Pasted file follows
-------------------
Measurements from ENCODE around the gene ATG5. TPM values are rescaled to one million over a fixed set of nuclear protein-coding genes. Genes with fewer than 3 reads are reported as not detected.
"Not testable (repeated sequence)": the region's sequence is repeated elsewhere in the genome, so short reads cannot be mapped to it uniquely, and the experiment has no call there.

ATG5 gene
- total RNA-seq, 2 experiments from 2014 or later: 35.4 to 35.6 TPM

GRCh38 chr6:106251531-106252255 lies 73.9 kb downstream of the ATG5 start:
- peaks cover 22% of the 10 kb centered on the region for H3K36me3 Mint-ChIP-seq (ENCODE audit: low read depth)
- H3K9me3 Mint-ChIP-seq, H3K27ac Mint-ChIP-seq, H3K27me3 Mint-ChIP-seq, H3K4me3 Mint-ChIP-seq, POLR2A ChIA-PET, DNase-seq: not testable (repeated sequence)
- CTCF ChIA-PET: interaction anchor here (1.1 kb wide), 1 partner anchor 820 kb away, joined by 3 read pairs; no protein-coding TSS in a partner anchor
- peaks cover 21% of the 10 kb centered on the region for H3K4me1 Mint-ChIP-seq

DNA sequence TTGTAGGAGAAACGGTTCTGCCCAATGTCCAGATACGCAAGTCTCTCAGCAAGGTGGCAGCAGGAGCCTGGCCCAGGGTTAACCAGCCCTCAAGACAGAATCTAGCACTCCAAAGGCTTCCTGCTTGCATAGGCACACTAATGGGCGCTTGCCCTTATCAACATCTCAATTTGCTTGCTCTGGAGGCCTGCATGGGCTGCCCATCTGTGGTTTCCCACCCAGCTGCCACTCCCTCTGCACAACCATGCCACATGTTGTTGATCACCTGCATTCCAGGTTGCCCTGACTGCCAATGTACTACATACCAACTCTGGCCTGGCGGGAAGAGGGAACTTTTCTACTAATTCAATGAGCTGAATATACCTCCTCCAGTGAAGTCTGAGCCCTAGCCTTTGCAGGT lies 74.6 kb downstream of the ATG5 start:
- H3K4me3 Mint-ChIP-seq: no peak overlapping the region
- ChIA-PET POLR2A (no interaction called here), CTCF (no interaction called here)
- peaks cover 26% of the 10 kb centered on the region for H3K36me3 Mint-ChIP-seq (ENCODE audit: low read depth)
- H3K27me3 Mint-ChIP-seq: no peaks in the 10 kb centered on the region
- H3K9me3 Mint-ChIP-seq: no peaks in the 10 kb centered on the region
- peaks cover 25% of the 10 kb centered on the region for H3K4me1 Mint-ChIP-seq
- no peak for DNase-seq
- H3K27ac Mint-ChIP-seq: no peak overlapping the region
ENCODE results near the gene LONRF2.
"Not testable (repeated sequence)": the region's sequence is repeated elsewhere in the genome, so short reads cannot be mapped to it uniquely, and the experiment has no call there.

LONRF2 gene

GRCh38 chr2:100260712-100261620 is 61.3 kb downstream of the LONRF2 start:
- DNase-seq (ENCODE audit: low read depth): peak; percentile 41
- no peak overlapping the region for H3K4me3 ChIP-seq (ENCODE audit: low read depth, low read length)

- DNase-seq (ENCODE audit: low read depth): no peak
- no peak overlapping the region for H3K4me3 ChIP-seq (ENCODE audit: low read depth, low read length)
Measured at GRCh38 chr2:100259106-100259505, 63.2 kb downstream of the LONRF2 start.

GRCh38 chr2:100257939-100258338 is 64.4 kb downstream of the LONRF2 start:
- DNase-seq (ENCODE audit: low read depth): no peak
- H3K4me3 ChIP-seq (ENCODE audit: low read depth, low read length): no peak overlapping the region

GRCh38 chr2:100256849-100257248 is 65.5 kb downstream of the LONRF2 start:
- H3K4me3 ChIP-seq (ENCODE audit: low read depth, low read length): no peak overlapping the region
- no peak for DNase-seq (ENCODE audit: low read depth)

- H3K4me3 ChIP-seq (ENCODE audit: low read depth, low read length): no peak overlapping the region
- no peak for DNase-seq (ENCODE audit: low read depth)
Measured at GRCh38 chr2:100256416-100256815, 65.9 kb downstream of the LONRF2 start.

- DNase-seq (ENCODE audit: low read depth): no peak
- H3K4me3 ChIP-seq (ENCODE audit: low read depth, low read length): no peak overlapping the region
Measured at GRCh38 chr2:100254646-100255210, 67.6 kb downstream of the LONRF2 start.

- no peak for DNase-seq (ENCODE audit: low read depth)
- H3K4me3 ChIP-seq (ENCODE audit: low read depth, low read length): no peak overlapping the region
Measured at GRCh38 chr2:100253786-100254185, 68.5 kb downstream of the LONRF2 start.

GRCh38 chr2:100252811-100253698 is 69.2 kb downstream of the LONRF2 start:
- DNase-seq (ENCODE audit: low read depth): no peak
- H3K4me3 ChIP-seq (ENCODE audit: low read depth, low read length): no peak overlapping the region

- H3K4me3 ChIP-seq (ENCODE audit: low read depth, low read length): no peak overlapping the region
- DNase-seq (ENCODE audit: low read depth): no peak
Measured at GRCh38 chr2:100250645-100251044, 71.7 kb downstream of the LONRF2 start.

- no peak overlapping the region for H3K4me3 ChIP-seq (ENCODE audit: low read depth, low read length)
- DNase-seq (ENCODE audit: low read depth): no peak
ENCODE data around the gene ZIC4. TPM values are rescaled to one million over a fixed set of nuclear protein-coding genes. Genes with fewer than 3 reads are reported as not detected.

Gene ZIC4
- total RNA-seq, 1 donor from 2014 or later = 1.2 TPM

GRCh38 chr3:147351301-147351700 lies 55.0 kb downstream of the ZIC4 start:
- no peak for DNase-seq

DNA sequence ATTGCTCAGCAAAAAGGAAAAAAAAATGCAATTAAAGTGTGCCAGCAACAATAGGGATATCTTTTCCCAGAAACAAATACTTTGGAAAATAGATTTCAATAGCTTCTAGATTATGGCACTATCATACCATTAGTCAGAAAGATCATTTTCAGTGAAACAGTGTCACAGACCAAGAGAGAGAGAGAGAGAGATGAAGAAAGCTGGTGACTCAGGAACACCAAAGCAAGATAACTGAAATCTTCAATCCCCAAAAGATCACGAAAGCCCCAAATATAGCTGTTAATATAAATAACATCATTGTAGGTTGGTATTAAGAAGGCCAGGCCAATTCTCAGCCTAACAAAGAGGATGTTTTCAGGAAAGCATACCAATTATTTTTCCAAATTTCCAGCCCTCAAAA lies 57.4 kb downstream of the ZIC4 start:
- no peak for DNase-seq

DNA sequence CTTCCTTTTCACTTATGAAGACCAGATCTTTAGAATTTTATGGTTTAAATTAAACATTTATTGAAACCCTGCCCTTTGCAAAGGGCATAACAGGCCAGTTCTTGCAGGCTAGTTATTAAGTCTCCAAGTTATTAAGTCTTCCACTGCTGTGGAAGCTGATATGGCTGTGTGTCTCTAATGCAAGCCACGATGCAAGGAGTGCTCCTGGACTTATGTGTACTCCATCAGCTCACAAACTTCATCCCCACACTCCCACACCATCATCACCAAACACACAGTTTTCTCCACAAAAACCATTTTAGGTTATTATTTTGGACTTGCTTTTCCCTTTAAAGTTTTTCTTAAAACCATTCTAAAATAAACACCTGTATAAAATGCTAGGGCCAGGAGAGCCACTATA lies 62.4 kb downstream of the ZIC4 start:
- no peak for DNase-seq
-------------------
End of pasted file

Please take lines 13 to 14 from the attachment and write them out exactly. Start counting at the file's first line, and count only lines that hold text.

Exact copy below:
- peaks cover 26% of the 10 kb centered on the region for H3K36me3 Mint-ChIP-seq (ENCODE audit: low read depth)
- H3K27me3 Mint-ChIP-seq: no peaks in the 10 kb centered on the region